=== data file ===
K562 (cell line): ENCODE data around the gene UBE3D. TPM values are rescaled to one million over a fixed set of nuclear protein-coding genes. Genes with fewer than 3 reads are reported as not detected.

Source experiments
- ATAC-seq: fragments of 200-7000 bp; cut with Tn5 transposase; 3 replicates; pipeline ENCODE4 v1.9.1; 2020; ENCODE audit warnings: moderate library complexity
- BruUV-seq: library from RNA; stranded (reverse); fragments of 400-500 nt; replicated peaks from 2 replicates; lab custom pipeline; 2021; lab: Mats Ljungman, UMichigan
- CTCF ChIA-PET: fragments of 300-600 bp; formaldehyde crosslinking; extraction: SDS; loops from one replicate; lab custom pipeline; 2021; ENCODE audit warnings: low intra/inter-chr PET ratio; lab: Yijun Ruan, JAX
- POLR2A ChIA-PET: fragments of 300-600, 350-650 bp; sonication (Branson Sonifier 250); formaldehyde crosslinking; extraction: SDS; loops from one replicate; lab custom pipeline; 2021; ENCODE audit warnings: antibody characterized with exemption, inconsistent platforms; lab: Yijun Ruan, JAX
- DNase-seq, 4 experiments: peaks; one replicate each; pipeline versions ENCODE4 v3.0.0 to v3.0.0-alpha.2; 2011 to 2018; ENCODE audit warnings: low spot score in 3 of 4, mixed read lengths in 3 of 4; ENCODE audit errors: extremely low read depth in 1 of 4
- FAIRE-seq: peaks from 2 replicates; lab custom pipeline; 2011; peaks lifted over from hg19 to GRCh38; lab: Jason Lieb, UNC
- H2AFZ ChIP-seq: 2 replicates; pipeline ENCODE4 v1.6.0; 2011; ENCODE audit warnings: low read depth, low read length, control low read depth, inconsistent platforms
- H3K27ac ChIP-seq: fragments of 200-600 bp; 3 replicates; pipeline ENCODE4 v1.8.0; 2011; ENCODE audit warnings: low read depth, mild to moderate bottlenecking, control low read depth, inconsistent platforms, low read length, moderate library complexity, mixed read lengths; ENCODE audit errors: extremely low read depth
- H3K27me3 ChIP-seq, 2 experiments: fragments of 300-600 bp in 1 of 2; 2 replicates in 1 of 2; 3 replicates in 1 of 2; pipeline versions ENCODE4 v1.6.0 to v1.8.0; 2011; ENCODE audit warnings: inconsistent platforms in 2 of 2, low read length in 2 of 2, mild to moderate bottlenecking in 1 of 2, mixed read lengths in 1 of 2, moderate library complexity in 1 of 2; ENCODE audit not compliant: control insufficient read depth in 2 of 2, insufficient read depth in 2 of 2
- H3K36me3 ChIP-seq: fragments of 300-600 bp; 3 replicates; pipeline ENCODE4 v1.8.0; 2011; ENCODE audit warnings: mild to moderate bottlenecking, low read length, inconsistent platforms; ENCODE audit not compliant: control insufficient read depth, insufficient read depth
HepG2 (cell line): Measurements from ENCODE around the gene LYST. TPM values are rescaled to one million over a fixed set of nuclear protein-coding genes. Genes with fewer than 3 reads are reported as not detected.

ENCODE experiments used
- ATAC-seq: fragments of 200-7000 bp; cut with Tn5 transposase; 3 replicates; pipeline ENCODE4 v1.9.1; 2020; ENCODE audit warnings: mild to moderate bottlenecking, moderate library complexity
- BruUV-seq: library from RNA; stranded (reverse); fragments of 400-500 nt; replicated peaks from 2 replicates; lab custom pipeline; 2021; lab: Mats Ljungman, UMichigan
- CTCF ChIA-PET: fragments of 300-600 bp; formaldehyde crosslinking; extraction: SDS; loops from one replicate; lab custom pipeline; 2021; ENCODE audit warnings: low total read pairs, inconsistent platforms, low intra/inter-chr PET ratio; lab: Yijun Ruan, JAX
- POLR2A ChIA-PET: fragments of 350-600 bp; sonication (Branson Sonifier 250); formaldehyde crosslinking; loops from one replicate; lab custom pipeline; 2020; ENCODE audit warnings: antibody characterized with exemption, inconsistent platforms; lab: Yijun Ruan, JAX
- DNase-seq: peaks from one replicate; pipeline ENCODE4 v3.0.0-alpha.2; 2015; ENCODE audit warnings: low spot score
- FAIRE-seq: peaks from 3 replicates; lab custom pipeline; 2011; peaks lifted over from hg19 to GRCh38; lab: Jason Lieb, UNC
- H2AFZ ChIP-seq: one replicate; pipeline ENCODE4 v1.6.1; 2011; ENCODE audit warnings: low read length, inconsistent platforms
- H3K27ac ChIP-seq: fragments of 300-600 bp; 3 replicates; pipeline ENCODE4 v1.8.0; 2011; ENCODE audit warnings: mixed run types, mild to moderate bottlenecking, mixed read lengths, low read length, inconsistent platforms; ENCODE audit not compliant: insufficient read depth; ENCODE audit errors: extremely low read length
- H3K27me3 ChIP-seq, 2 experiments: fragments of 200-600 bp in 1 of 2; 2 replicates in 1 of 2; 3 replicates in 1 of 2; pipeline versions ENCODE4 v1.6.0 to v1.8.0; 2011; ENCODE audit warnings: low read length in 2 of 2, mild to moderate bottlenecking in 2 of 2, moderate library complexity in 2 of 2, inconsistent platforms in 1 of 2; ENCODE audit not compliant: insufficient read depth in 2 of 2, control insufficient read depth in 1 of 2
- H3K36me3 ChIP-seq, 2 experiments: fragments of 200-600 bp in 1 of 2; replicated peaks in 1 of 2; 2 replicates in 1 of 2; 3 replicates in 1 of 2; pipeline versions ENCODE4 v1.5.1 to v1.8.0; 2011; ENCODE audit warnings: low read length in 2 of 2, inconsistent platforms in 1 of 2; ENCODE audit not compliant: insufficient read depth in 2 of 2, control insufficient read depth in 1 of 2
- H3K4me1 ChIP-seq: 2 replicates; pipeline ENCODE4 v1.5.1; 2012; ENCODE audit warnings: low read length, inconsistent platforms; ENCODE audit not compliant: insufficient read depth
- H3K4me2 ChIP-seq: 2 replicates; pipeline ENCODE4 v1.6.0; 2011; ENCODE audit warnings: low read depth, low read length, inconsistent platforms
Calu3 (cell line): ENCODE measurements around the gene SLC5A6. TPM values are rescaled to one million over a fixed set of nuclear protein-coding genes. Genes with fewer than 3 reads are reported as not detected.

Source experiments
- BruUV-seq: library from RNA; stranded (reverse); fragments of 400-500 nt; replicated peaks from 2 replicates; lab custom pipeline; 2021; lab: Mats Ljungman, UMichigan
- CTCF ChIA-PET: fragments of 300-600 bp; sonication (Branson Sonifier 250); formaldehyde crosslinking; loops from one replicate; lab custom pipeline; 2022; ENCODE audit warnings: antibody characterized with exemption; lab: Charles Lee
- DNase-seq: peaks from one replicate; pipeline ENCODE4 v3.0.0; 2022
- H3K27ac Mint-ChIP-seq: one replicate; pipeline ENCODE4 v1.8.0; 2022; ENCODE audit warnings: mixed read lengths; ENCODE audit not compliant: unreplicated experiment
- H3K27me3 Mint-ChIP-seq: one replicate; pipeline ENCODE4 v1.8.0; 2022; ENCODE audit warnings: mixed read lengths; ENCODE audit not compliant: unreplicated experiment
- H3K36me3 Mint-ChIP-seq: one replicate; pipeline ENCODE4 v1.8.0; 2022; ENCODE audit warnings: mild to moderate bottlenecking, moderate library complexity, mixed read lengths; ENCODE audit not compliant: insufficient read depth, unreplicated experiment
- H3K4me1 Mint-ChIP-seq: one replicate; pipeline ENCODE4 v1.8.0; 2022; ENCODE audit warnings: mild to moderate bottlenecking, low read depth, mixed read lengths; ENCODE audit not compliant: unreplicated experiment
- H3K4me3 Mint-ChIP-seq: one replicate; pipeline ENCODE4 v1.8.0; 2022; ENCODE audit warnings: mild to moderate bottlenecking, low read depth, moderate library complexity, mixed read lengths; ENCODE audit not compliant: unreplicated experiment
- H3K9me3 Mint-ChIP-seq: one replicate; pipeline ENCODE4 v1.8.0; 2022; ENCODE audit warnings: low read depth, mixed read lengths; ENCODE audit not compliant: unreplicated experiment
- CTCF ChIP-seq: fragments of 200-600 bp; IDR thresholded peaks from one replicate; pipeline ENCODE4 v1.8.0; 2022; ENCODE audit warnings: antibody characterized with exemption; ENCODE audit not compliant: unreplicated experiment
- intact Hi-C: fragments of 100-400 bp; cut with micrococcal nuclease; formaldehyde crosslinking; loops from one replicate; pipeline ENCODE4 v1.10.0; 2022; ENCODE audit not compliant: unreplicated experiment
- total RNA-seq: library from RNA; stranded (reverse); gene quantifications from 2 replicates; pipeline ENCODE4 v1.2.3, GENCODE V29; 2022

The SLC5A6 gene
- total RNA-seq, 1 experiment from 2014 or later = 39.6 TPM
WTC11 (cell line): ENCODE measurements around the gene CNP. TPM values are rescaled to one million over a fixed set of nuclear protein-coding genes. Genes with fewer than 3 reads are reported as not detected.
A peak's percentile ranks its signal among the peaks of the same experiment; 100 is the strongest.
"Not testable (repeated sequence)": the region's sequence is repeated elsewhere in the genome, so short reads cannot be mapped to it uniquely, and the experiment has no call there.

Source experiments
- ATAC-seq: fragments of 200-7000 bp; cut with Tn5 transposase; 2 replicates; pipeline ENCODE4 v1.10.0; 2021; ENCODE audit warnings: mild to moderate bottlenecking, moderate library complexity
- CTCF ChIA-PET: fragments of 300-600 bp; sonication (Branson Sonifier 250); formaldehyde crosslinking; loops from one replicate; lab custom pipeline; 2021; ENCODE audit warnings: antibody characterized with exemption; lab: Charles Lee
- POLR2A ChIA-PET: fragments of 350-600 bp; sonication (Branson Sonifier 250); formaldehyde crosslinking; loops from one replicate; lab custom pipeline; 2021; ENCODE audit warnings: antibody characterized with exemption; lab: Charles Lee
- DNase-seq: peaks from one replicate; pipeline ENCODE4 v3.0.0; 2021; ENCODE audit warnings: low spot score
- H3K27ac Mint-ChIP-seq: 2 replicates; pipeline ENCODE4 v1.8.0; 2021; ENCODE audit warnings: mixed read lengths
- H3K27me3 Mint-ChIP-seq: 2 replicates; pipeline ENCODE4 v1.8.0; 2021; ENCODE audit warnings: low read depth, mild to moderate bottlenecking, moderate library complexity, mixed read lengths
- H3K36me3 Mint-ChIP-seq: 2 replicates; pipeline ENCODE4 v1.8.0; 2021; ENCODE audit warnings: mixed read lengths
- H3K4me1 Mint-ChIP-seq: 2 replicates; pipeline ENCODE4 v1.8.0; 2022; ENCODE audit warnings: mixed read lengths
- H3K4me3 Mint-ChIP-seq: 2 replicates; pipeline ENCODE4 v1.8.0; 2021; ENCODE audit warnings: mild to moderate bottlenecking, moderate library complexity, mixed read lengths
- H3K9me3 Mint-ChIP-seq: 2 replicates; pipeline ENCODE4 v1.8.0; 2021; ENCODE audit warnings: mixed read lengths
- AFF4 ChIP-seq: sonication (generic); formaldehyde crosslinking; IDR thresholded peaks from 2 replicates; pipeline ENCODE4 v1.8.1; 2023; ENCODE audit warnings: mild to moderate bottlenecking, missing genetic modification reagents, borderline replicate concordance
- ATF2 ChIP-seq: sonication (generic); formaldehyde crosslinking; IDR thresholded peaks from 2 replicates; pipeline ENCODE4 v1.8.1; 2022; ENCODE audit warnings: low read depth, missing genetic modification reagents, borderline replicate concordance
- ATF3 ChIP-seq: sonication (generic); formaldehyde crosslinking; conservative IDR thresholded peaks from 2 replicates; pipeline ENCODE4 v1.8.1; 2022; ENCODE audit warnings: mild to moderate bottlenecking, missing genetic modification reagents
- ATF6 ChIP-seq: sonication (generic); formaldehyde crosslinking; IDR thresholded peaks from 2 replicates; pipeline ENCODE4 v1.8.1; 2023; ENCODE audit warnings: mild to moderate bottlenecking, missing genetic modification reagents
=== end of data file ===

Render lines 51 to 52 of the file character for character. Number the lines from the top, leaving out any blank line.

- H3K27ac Mint-ChIP-seq: 2 replicates; pipeline ENCODE4 v1.8.0; 2021; ENCODE audit warnings: mixed read lengths
- H3K27me3 Mint-ChIP-seq: 2 replicates; pipeline ENCODE4 v1.8.0; 2021; ENCODE audit warnings: low read depth, mild to moderate bottlenecking, moderate library complexity, mixed read lengths